🔵⚪️ My team lost... By a lot!!
A tale of a Champions League night.
Hey there 👋🏼
I rarely talk about this, but I'm a football fan. I have a season ticket, and I religiously attend our home games.
It's a time that I use to decompress and be with family and occasionally friends. It's also a perfect time to release that extra steam through a primal scream here or there.
I love every second of it!
I love hearing the Champions League anthem as I walk through the tunnel and see the shiny green grass carpet lying in all its glory.
"These are the chaaaaappionnnnnsss"
This week my team lost. Lost badly. And they should have won by a landslide.
Ninety minutes of an unrecognizable team where we had a little bit of everything: absences due to suspension, premature returns from medical leaves, unfamiliar duos and no one serving as the team's brain.
At the end of the match, our coach had his head down. He was a shadow of what he usually is. No wonder. His team had just performed poorly in a Champions League match. A critical match.
We have a tradition at Dragon Stadium. The entire team gathers midfield in a circle at the end of every match. Arms over shoulders, side by side, waiting to hear the coach's words. After, players go around the stadium thanking the fans for their attendance and support.
That night was no different.
You could see how devastated the players were. They knew what had just happened, and you could see the shame on their faces. They didn't want to face the fans, but they had to. And so they did.
Contrary to what they might have thought, the majority of the fans received them with support and claps. I clapped. I supported.
Yes, we suffered a heavy loss. And yes, our players, head down, walked around the stadium as we could hear how the away fans celebrated, as they should, effusively.
You might be wondering why I'm writing about football in this newsletter.
Because on Tuesday, I saw many things at that stadium that correlated with what we see in our daily jobs.
My team should have won. They lost by a landslide.
I'm sure we've all been there once or twice.
Our team botching a release of a product or a feature. We send the code to live, and boom... All hell breaks loose.
I've seen this happen for many reasons: lack of testing, not paying attention to replacing variables, lack of product definition, etc.
As a leader, you need to prepare yourself for these days.
It sucks, but it will happen to you, to your team, and to everyone.
Use this as an opportunity to get stronger with better processes.
Fix the error, prevent it from happening again and move on.
The coach was out of ideas, head down.
The ship's commander saw that Titanic would hit the iceberg, but it was too late for corrective measures. No amount of turning, swerving, or braking would suffice. The Titanic was going to hit the iceberg.
How many times have we seen this happen? When it's just too late to fix the situation? When we see ourselves in a place that we can't get out of.
We think we're the only ones to blame. Everything happened because we did X or Y. But no.
Clearly and objectively looking at a problem is crucial for every leader.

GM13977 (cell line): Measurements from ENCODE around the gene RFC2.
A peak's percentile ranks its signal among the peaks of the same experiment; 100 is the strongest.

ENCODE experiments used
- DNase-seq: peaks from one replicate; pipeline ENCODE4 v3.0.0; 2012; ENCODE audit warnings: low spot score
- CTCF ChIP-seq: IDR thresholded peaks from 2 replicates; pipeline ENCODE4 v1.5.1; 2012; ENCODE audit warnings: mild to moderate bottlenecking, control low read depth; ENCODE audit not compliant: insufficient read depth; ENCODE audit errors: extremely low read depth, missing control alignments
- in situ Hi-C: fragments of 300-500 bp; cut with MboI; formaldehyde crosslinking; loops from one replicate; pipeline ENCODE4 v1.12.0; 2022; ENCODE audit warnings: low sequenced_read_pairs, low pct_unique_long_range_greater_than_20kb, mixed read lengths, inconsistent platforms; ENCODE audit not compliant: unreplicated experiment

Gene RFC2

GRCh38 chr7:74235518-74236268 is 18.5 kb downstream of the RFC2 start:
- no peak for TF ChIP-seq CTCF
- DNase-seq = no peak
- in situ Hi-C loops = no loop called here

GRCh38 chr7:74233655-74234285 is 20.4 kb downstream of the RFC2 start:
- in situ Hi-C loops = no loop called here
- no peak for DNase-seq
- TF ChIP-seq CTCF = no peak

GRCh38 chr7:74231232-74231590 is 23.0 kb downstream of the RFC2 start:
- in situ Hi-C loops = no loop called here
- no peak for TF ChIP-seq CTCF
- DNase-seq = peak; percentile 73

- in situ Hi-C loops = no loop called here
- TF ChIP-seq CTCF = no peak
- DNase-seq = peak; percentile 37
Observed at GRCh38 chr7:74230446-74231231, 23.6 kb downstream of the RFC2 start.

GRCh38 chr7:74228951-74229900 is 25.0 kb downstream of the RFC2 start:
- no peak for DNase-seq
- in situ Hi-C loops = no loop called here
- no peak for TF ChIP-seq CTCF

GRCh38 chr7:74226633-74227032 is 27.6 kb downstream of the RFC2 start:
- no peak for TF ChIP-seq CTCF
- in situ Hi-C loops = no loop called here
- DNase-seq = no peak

We lost key players in the transfer season.
You've heard of the market fluctuation, especially in tech, since COVID started.
We lose critical players from teams and have to make dues without them. We need to adjust and still try to deliver the same results with the same quality with a less experienced or knowledgeable team.
We can't give the new members the right time to adapt, to learn the ins and outs of our projects and ask them to fulfil the same deadlines.
Even though this is inevitable in many cases, it's also a recipe for disaster. Your variables changed drastically, but you still expect the same result.
Players who don't know how to play together.
Rebuilding a team has its challenges.
One of the biggest ones is that people don't know each other, but they want to keep their way of working without any changes.
Depending solely on interactions leads to mismanaged expectations, failed interactions, and the spiderman scenario - "I thought you were on this".
Having the processes well-defined and documented guarantee independence from interpretation.
It's time to view this as an opportunity and start documenting every process and interaction that is currently failing so it won't fail again once the team rebuilds or new members join.
Remember that this is cyclical. You're always going to have people joining and leaving. Be ready for it.
The player came back too soon from an injury.
Here I correlated with mental health.
Sometimes we need to take a break. Time to get ourselves back to where we want to be. Time to work on ourselves.
Coming back too soon can take you right back to the beginning, sometimes to a worse place.
Make sure you have time to heal and get well so you're stronger and better than before when you return.
Fans supporting at the end.
And lastly, how the fans kept supporting the team during a heavy loss and a potential elimination from a crucial competition for our team's financial sustainability.
It's (almost) never the end of the world. There are more battles to fight. More features and products to deliver.
We need to mourn, take the hit and then put ourselves back together and be ready for the next one.
That's it from me. I hope you have a fantastic weekend and that this issue helps deal with a defeat. I’m still thinking about the 0-4 defeat… boooooo.
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Have an incredible week! 💪🏼
Parada 👊🏼 A Leader's Mindset